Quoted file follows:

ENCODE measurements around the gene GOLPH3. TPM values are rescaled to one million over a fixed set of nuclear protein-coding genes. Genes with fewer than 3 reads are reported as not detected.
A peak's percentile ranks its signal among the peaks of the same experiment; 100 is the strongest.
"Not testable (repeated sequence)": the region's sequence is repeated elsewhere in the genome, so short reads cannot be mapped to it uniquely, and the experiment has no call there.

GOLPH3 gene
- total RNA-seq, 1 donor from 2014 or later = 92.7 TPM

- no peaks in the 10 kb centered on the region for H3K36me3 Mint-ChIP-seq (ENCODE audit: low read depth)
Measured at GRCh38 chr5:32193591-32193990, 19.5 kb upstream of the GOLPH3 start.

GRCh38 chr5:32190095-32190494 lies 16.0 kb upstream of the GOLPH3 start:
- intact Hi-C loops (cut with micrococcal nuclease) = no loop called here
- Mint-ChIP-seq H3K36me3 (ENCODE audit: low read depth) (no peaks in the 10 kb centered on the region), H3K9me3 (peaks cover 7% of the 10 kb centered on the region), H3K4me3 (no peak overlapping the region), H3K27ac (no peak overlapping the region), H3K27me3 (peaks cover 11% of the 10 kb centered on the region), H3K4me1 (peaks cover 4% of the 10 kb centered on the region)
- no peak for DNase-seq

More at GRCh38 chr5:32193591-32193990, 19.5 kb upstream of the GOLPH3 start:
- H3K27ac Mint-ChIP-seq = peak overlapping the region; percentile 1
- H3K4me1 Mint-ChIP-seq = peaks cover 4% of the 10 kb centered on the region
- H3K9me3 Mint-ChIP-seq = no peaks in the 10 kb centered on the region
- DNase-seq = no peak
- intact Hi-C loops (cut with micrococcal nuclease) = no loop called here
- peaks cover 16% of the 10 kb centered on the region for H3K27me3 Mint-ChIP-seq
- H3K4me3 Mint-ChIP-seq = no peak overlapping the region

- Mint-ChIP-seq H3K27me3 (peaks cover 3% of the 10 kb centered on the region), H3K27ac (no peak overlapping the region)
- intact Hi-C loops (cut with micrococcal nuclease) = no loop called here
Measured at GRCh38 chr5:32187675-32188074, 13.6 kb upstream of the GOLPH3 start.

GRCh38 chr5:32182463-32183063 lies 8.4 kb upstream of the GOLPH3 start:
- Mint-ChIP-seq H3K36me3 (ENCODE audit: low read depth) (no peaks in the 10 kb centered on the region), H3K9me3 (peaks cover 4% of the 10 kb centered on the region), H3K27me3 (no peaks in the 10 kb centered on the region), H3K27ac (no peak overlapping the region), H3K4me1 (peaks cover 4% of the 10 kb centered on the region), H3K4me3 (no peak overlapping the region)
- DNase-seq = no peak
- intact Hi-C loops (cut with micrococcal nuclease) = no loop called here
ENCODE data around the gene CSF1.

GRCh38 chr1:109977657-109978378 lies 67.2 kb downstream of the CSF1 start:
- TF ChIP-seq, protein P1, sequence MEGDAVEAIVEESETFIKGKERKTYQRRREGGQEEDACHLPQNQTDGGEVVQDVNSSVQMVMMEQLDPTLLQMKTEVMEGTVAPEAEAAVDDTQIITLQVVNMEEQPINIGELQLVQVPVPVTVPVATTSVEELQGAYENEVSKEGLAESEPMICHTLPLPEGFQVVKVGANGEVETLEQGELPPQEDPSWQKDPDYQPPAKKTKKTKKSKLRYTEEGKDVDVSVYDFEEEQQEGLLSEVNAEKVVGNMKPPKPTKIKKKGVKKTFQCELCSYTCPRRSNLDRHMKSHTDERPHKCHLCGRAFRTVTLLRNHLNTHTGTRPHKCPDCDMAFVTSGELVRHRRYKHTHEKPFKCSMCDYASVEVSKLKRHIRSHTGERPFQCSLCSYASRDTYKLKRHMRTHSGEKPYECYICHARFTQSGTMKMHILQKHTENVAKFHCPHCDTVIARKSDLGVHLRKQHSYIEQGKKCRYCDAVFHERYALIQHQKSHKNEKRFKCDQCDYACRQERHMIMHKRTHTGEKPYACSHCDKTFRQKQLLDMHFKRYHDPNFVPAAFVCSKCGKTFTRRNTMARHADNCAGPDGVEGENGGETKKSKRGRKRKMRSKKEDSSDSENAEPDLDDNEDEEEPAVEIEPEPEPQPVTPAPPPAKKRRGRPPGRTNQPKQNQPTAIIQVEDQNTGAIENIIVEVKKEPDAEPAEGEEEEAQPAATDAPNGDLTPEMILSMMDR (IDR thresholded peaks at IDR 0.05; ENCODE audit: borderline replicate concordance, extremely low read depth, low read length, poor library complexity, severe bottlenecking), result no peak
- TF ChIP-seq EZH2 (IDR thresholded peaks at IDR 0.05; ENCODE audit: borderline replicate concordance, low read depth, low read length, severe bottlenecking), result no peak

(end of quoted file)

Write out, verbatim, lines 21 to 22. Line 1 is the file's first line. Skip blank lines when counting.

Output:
- intact Hi-C loops (cut with micrococcal nuclease) = no loop called here
Measured at GRCh38 chr5:32187675-32188074, 13.6 kb upstream of the GOLPH3 start.